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The Pedestrian

Such as when Leonard Mead said he couldn’t ull himself away from the light. We see this happen in everyday life. We know something might lead to danger, yet we are still drawn to it out of curiosity and human nature. “The cone of light” described in the story as a flashlight reminds us of a light at the end of the tunnel that some people believe to see before death. It’s as if Leonard Mead is drawn to it knowing that it could lead to something very horrible if he chooses to follow it, but yet he follows it still, as if he is a mosquito enchanted by a citronella candle.

Inches away from his entrapment but just annot pull himself away. When Leonard Mead is interrogated by the police officer it describes his experience as a “museum specimen, needle thrust through chest”. It seems as though Leonard Mead feels as if the police officer is trying to somewhat “kill” him; make him like all the others. Questioning his love for life and the great outdoors. Forcing him to conform to the rest of the population. The TV’s role in “The Pedestrian” is some sort of murderous monster. It traps people inside their homes turning them into zombies.

They soon begin to reathe, eat, and sleep television. They no longer have a need for anything else in their life. So in a way, the people are somewhat victims, but aren’t they victimizing themselves? It seems as though the evolution of technology is not always for our own good. When we have created more than enough gadgets we can come up with to last an entire century, why do we keep developing more? Is there really a need to go that far? At some point or another, technology is going to catch up with us, and in the long run, become more advance than us. It begins to take over our lives.

We become lazy and brainwashed. We no longer care about the things that used to matter such as enjoying the outdoors and spending real quality time with the family. And with all respect, TV is NOT quality time. Technology is not human. It should not replace humans. It can’t be a friend to you, or a teacher, or a parent. It is not alive! But yet in “The Pedestrian” people are treating it as if it was a human. If we lived in a world of only technology and eliminated all of Mother Nature, we would be eliminating ourselves as well, ventually leading to our extinction.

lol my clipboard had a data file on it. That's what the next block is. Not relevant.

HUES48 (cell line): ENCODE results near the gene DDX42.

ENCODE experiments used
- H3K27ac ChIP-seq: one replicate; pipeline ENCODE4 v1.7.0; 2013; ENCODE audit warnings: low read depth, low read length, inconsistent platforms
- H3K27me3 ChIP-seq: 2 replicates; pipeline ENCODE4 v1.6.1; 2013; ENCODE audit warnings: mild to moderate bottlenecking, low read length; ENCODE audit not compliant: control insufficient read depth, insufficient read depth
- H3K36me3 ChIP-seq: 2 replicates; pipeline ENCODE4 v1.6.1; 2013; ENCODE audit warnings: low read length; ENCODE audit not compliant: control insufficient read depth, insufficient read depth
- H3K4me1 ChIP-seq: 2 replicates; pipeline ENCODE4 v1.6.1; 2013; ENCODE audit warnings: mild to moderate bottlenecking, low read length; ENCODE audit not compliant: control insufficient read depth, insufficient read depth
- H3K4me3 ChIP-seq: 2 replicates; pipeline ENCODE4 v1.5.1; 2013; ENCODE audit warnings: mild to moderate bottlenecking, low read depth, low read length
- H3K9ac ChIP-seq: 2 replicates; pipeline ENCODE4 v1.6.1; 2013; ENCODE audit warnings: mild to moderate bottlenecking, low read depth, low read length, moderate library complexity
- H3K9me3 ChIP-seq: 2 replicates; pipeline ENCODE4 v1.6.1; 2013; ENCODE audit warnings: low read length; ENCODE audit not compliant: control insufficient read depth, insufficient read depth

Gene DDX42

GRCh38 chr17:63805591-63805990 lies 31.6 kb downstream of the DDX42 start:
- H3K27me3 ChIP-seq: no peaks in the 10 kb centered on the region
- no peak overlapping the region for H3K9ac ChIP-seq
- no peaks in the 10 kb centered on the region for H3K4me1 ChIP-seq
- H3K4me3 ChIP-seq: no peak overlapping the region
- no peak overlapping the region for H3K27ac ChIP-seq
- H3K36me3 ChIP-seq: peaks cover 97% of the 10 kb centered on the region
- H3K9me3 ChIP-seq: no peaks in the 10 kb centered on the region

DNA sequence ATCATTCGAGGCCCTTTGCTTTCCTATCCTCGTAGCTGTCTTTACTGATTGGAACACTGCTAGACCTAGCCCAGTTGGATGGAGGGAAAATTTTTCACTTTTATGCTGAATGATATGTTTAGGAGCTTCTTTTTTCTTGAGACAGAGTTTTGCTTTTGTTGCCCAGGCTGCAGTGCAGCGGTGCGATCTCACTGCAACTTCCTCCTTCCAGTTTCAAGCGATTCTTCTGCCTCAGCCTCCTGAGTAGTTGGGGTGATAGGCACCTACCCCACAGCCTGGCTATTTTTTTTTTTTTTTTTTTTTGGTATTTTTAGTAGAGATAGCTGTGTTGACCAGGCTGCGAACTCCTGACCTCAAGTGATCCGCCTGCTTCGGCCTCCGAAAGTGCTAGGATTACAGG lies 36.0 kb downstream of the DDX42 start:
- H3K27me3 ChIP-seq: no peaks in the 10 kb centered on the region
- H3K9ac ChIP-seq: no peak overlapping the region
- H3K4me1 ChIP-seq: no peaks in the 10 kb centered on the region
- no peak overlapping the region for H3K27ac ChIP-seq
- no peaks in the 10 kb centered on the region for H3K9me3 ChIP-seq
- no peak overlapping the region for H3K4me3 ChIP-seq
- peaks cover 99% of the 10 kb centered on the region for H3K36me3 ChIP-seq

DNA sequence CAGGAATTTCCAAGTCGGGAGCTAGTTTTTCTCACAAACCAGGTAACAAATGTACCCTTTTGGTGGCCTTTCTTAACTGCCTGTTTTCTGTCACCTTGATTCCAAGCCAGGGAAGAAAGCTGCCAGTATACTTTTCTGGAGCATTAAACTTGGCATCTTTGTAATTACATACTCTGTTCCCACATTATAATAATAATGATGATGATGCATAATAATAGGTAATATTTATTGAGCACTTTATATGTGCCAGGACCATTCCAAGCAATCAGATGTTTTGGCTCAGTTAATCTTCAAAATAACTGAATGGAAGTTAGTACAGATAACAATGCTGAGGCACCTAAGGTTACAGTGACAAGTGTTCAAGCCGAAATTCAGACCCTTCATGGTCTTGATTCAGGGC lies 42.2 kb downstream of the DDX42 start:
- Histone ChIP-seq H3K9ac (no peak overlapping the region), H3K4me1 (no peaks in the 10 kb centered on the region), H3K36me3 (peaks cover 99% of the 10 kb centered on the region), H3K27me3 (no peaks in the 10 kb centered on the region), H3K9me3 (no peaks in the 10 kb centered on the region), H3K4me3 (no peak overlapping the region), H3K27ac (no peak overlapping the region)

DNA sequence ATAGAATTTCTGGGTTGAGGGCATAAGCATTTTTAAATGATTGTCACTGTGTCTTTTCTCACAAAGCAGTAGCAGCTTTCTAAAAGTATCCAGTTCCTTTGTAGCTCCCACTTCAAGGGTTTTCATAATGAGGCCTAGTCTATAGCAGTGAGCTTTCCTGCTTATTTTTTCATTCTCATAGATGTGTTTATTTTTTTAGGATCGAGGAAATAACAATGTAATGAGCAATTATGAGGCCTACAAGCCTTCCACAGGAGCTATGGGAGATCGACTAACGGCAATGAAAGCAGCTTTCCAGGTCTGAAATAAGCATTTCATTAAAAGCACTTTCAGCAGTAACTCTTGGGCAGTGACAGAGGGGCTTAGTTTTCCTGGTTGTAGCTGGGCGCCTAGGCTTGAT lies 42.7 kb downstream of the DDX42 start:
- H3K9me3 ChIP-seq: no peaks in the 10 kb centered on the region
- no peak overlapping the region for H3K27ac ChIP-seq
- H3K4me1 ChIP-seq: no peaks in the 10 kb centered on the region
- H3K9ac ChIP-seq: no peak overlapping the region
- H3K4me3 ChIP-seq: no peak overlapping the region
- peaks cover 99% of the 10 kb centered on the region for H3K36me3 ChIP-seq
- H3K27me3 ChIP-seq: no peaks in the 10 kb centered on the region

We are killing ourselves very slowly if we choose to spend every hour of the day in front of a television screen. Ever visited a retirement home? The elderly spend most of their time lying in bed watching TV. Is that “death-like” enough for you? Television sadly, is the only thing these people have left. It is what keeps them company. It is a false hope. It leaves them only in anticipation of seeing the evening news every night, and making sure they don’t miss a single episode of Bill Cosby. It is terrible to think that is the only hing keeping these people alive.

It is sad that these people will have to spend the last few hours of their life in front of a television screen instead of with the ones they love, or doing something they enjoyed as a child. Another point I would like to make is we usually associate death with the elderly and associate life and innocence with children. This I find rather ironic because young children and infants, don’t have the need for TV. Sure, they will watch it if you turn it on and set them in front of it, but they don’t choose to.

Children would rather play outdoors in the sand and trees, not spend all their time in front of a television screen. This comes to my conclusion that Ray Bradbury somewhat incorporated death into his short story “The Pedestrian” whether he meant to or not. What I do know for a fact is, that if we keep continuing to let technology rule our lives, we aren’t going to have any lives left. There has to be a bigger purpose to life then being born to wake up every morning just to turn the television on, and dying knowing we didn’t miss a single rerun.

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